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Most claims dismissed in antitrust suit vs. ESI-Medco
August 28th, 2012
PITTSBURGH – A federal judge has dismissed most of the claims made by the National Association of Chain Drug Stores, the National Community Pharmacists Association and nine independent pharmacies in their antitrust lawsuit against the merger of Express Scripts Inc. and Medco Health Solutions Inc.
In a decision on Monday, Judge Cathy Bissoon of the U.S. District Court for the Western District of Pennsylvania relinquished the plaintiffs' claims that the combination of the two pharmacy benefit managers (PBMs) would have an anticompetitive impact on retail pharmacies in their capacities as purchasers and/or providers of prescription drugs and pharmacy services to consumers and large employers.
However, Bissoon allowed to proceed the retail pharmacy plaintiffs' claim that Express Scripts-Medco would be in a position to use its market power to force specialty drug patients to use the PBM's own mail-order and in-house specialty pharmacies.
"The anticompetitive acts alleged by [retail pharmacy] plaintiffs would include forcing patients to use defendants' [ESI-Medco's] specialty pharmacy — regardless of the patient's wishes — by denying claims for specialty drugs purchased in any other," Bissoon wrote in her 23-page ruling. "As a result, defendants' argument that plaintiffs allege injury with respect to this claim based merely on 'too much competition' is unpersuasive."
On Tuesday, NACDS and NCPA said they are examining the court's ruling.
"NACDS and NCPA appreciate that the judge has maintained several claims in this lawsuit. We are reviewing the decision to determine our next steps with regards to the case," NACDS president and chief executive officer Steve Anderson and NCPA CEO B. Douglas Hoey said in a statement.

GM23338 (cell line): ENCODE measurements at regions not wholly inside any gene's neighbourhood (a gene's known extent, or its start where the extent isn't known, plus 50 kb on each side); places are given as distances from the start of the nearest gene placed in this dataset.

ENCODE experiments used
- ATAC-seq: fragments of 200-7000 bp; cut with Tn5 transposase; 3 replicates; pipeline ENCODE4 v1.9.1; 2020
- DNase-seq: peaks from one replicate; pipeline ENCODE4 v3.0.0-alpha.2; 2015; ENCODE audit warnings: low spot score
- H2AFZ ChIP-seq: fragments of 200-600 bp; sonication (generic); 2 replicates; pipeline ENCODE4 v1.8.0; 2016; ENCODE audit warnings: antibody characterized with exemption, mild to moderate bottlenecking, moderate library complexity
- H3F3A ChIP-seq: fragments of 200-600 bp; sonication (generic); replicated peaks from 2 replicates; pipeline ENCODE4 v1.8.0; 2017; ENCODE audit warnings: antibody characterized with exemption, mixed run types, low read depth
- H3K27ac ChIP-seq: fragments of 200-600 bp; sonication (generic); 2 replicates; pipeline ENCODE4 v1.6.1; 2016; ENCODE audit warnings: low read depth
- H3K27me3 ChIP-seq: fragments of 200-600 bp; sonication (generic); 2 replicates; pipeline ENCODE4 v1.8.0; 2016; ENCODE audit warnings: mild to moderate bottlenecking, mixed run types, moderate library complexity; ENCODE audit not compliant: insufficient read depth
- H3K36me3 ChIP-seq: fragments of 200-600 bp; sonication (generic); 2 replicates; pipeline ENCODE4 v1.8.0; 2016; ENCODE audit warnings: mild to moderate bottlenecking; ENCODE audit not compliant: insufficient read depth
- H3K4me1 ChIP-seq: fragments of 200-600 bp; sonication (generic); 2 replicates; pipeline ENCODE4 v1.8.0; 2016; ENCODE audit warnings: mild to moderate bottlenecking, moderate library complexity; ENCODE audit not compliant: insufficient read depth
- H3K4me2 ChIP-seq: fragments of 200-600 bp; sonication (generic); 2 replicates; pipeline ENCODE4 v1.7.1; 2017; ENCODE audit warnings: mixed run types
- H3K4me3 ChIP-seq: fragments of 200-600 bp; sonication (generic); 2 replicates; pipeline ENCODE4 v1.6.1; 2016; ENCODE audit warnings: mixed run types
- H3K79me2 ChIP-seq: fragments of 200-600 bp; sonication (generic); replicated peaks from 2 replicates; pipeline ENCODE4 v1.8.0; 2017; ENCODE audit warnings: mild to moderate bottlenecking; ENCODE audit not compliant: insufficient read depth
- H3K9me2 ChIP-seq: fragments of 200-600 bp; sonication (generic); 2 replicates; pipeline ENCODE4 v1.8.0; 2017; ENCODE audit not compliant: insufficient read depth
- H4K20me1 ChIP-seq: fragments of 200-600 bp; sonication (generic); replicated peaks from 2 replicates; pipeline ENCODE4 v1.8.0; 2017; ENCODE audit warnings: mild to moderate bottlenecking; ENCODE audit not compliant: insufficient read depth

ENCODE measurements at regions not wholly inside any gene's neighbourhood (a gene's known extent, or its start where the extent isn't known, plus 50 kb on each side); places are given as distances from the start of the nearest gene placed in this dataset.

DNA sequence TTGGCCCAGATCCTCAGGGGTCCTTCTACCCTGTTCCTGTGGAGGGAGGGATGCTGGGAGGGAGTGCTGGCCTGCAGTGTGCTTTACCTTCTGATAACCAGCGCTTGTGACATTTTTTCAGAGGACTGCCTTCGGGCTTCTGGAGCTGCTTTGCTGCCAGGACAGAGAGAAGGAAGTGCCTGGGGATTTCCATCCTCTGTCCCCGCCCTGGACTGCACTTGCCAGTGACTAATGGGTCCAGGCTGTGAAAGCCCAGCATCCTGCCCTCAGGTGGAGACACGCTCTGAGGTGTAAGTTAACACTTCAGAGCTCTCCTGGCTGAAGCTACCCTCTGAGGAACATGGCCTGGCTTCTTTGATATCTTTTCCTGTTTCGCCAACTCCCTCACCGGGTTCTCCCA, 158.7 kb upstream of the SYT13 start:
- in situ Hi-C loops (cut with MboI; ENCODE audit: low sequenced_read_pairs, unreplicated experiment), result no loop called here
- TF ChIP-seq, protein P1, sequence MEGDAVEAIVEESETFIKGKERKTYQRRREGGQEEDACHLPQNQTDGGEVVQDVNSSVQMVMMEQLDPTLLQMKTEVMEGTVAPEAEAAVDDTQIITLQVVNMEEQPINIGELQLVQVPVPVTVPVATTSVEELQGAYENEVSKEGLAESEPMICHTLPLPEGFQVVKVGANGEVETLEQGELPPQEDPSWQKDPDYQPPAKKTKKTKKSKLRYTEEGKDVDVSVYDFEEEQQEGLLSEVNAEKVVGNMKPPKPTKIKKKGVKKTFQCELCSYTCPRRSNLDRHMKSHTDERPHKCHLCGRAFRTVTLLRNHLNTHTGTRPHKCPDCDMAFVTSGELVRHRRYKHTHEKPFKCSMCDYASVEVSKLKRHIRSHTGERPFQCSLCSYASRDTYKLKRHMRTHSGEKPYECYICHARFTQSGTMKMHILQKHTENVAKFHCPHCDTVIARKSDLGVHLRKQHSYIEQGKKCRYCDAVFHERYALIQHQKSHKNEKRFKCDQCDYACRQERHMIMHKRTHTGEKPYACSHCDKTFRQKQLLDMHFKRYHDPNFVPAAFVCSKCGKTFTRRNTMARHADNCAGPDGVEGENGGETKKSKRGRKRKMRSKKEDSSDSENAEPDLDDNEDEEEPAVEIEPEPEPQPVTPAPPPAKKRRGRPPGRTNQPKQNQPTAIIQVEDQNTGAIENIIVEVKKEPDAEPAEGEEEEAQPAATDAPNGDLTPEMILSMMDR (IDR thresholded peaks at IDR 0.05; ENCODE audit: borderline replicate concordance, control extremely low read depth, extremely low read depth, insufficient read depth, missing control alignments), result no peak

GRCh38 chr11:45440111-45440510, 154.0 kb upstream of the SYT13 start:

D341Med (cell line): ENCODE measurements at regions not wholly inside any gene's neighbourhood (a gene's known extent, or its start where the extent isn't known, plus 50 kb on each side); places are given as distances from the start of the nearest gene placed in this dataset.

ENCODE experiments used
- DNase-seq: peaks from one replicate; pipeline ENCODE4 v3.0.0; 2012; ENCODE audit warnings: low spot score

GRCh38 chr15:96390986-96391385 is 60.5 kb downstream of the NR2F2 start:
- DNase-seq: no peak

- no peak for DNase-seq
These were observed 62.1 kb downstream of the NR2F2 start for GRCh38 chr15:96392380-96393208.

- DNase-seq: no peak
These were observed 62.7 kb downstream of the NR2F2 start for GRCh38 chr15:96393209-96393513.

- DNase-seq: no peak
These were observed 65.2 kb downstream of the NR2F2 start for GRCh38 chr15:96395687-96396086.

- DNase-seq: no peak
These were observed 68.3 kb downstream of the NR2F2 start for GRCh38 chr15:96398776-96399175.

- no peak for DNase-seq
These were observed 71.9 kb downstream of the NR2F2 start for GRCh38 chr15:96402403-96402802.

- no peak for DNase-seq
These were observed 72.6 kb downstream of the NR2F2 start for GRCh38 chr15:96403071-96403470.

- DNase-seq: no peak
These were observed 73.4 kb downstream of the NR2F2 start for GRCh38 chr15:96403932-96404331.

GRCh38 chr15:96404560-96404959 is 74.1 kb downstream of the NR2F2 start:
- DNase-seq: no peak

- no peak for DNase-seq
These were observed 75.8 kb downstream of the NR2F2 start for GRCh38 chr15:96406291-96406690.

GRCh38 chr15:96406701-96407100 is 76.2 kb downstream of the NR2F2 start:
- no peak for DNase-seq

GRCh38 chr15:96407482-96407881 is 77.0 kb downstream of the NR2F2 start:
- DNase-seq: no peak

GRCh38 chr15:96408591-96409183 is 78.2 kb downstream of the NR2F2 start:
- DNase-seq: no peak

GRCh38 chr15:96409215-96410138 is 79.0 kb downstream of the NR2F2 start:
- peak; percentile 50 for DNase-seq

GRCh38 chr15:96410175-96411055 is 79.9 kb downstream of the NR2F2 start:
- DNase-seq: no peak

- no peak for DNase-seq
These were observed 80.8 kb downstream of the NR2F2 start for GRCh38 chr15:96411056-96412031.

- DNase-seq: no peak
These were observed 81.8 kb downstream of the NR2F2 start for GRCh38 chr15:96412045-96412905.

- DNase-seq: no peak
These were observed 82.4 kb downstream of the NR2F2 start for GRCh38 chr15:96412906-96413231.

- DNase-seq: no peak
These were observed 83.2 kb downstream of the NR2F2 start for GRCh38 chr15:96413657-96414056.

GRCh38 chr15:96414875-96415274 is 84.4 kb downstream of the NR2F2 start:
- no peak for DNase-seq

Bissoon said in her decision that the retail pharmacy plaintiffs have until Sept. 10 to file an amended complaint for their claims involving the provision of retail community pharmacy services, as competitors for the provision of drugs to the beneficiaries of large employers, and as competitors in the market for the provision of full-service, nationwide PBM services to large private employers.
The judge noted that the plaintiffs "failed to allege a cognizable antitrust injury" regarding their claims that the merged PBM would create an anticompetitive environment in the retail community pharmacy market.
"In the end, plaintiffs appear the base their arguments for antitrust injury in this case on mere depressed reimbursement rates, which ... is insufficient to confer antitrust standing on them with respect to this claim," Bissoon wrote.
She dismissed altogether the plaintiffs' claims made in their capacities as buyers of full-service, nationwide PBM services and as suppliers in the market for the provision of drugs to the beneficiaries of large employers.
NACDS, NCPA and the independent pharmacies filed their suit to block the ESI-Medco merger on March 29. The pharmacies, which are based in or have a presence in Pennsylvania, are Brighton Pharmacy, Klingensmith Drug Inc., Kopp Drug, Inc., Lech's Pharmacy Group, Means Lauf Super Drug, Hometown Pharmacies, Skippack Pharmacy, Thompson Pharmacy and Value Drug Company/Value Specialty Pharmacy.
Just days after the suit was filed, the Federal Trade Commission voted to allow Express Scripts to complete its $29 billion acquisition of Medco, a deal that created the nation's largest PBM, holding about a third of the market for prescription drug benefits.
The FTC let the transaction proceed after an eight-month investigation of whether the merger would squelch competition for PBM services, boost the combined company's bargaining power with pharmacies, and have a negative impact on patients using specialty drugs for rare or chronic conditions. The merger deal was announced in July 2011.